Presentation on theme: "Still Another Semiconductor Definition!. Clathrate Semiconductors Not in the Texts! A research interest for me for about the last 12 years! “New” crystalline."— Presentation transcript:
Still Another Semiconductor Definition!
Clathrate Semiconductors Not in the Texts! A research interest for me for about the last 12 years! “New” crystalline phases of the Group IV Elements: Si, Ge, Sn (not C yet). Few pure elemental phases yet. Mostly compounds, usually with Groups I & II elements (Na, K, Cs, Ba). Interesting properties (possible applications are for use as a thermoelectric material). Clathrate Crystal Structures will be discussed briefly now & contrasted to the diamond structure. More properties as class proceeds.
Group IV Elements The valence electron configurations of the free atoms are: ns 2 np 2 [ n = 2, C; n = 3, Si; n = 4, Ge; n = 5, Sn]
Group IV Crystals Si, Ge, Sn: Their ground state crystal structure is the Diamond Structure Each atom tetrahedrally (4-fold) coordinated (4 nearest- neighbors) with sp 3 covalent bonding Bond angles: Perfect, tetrahedral = 109.5º Si, Ge: Semiconductors Sn: (α-tin or gray tin) - Semimetal
Carbon Crystals C: Graphite & Diamond Structures Diamond An insulator or a wide bandgap semiconductor Graphite A planar structure sp 2 bonding a 2d metal (in plane) The Ground State (lowest energy configuration) is graphite at zero temperature & atmospheric pressure. The graphite-diamond energy difference is VERY small!
Other Group IV Crystal Structures (Higher Energy) C: “Buckyballs” (C 60 ) “Buckytubes” (nanotubes), other fullerenes Graphene
Sn: (β-tin or white tin) - body centered tetragonal lattice, 2 atoms per unit cell. Metallic. Si, Ge, Sn: The Clathrates.
Clathrates Crystalline Phases of Group IV elements: Si, Ge, Sn (not C yet!) “New” materials, but known (for Si) since 1965! –J. Kasper, P. Hagenmuller, M. Pouchard, C. Cros, Science 150, 1713 (1965) As in the diamond structure, all Group IV atoms are 4- fold coordinated in sp 3 bonding configurations. Bond angles: Distorted tetrahedra Distribution of angles instead of the perfect tetrahedral 109.5º Lattice contains hexagonal & pentagonal rings, fused together with sp 3 bonds to form large “cages”.
Pure materials: Metastable, expanded volume phases of Si, Ge, Sn Few pure elemental phases yet. Compounds with Group I & II atoms (Na, K, Cs, Ba). Potential applications: Thermoelectrics Open, cage-like structures, with large “cages” of Si, Ge, or Sn atoms. “Buckyball-like” cages of 20, 24, & 28 atoms. Many varieties. The two most common varieties are: Type I (X 46 ) & Type II (X 136 ) X = Si, Ge, or Sn
Meaning of “Clathrate” ? From Wikipedia, the free encyclopedia: “A clathrate or clathrate compound or cage compound is a chemical substance consisting of a lattice of one type of molecule trapping and containing a second type of molecule. The word comes from the Latin clathratus meaning furnished with a lattice.” “For example, a clathrate-hydrate involves a special type of gas hydrate consisting of water molecules enclosing a trapped gas. A clathrate thus is a material which is a weak composite, with molecules of suitable size captured in spaces which are left by the other compounds. They are also called host-guest complexes, inclusion compounds, and adducts.”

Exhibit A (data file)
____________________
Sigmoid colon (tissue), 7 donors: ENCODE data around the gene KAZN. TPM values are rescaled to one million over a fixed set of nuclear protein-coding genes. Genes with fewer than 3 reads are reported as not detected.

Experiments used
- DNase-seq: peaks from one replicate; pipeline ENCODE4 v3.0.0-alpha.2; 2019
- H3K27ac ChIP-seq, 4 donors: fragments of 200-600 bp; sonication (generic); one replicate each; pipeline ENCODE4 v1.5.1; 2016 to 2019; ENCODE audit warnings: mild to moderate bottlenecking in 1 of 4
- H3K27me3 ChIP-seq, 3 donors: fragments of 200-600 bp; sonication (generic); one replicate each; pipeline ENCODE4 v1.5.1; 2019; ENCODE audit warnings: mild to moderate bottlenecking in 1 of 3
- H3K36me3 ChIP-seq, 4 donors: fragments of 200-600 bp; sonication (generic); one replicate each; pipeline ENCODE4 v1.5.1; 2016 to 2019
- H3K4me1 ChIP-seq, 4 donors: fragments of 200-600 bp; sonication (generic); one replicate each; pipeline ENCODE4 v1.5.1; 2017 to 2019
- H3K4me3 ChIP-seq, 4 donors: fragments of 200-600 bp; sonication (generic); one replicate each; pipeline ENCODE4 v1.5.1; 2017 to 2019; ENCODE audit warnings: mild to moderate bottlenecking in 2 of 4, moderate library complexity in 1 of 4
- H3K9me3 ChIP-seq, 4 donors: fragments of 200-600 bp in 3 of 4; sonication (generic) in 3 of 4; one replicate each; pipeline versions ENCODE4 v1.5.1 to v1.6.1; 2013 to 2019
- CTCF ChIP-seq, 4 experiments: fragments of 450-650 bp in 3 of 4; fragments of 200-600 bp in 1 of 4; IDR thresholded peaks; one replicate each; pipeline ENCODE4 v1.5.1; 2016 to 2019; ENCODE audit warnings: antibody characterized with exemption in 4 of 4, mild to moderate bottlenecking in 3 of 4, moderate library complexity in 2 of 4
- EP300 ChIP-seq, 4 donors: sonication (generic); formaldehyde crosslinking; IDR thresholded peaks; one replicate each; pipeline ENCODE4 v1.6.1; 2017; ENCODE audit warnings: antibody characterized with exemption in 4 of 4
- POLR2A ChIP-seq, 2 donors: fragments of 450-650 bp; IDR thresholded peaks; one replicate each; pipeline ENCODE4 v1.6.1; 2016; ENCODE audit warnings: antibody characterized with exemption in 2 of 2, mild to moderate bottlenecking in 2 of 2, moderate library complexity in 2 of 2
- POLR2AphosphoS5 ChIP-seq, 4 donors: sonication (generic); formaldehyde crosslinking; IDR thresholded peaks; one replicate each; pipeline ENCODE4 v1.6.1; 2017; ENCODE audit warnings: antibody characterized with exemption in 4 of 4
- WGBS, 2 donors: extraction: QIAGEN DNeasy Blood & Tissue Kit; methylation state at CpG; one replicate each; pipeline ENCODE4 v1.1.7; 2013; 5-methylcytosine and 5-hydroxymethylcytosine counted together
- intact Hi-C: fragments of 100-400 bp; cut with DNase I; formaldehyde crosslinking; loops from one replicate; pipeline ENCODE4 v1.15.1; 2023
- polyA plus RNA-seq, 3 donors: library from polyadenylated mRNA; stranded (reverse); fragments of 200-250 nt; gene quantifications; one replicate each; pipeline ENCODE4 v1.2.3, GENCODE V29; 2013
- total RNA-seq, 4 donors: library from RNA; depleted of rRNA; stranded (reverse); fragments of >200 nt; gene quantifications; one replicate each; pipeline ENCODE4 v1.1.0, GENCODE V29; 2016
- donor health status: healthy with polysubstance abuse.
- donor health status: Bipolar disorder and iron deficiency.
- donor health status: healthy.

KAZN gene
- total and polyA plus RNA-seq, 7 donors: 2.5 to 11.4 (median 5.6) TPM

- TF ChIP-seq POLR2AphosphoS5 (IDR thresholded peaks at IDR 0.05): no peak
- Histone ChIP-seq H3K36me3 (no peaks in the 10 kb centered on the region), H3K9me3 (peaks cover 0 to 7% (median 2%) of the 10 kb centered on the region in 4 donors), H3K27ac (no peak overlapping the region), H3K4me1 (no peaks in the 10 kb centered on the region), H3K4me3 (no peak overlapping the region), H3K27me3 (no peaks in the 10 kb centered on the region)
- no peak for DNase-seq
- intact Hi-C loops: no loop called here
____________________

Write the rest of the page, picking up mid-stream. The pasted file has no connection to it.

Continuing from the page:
Group IV clathrates have the same crystal structure as clathrate-hydrates (ice). Type I clathrate-hydrate crystal structure X 8 (H 2 O) 46 :
Si 46, Ge 46, Sn 46 : ( Type I Clathrates) 20 atom (dodecahedron) cages & 24 atom (tetrakaidecahedron) cages, fused together through 5 atom rings. Crystal structure = Simple Cubic, 46 atoms per cubic unit cell. Si 136, Ge 136, Sn 136 : ( Type II Clathrates) 20 atom (dodecahedron) cages & 28 atom (hexakaidecahedron) cages, fused together through 5 atom rings. Crystal structure = Face Centered Cubic, 136 atoms per cubic unit cell.
Clathrate Building Blocks 24 atom cage: Type I Clathrate Si 46, Ge 46, Sn 46 (C 46 ?) Simple Cubic Type II Clathrate Si 136, Ge 136, Sn 136 (C 136 ?) Face Centered Cubic 20 atom cage: 28 atom cage:
Clathrate Lattices Type I Clathrate Si 46, Ge 46, Sn 46 simple cubic Type II Clathrate Si 136, Ge 136, Sn 136 face centered cubic  direction  direction
Group IV Clathrates Not found in nature. Synthesized in the lab. Not normally in pure form, but with impurities (“guests”) encapsulated inside the cages. Guests “Rattlers” Guests: Group I (alkali) atoms (Li, Na, K, Cs, Rb) or Group II (alkaline earth) atoms (Be, Mg, Ca, Sr, Ba) Synthesis: Na x Si 46 (A theorists view!) –Start with a Zintl phase NaSi compound. –An ionic compound containing Na + and (Si 4 ) -4 ions –Heat to thermally decompose. Some Na vacuum. Si atoms reform into a clathrate framework around Na. –Cages contain Na guests
Type I Clathrate (with guest “rattlers”) 20 atom cage with a guest atom + 24 atom cage with a guest atom  direction  direction
Pure Materials: Semiconductors. Guest-containing materials: –Some are superconducting materials (Ba 8 Si 46 ) from sp 3 bonded, Group IV atoms! –Guests are weakly bonded in cages: A minimal effect on electronic transport –Host valence electrons taken up in sp 3 bonds –Guest valence electrons go to conduction band of host ( heavy doping density). –Guests vibrate with low frequency (“rattler”) modes A strong effect on vibrational properties = Guest Modes Rattler Modes
Possible use as thermoelectric materials. Good thermoelectrics should have low thermal conductivity! Guest Modes Rattler Modes: A focus of recent experiments. Heat transport theory says: The low frequency rattler modes can scatter efficiently with the acoustic modes of the host. The guest vibrations lower the thermal conductivity A good thermoelectric! Clathrates of Interest: Sn (mainly Type I). Si & Ge, (mainly Type II). Recently, “Alloys” of Ge & Si (Type I ).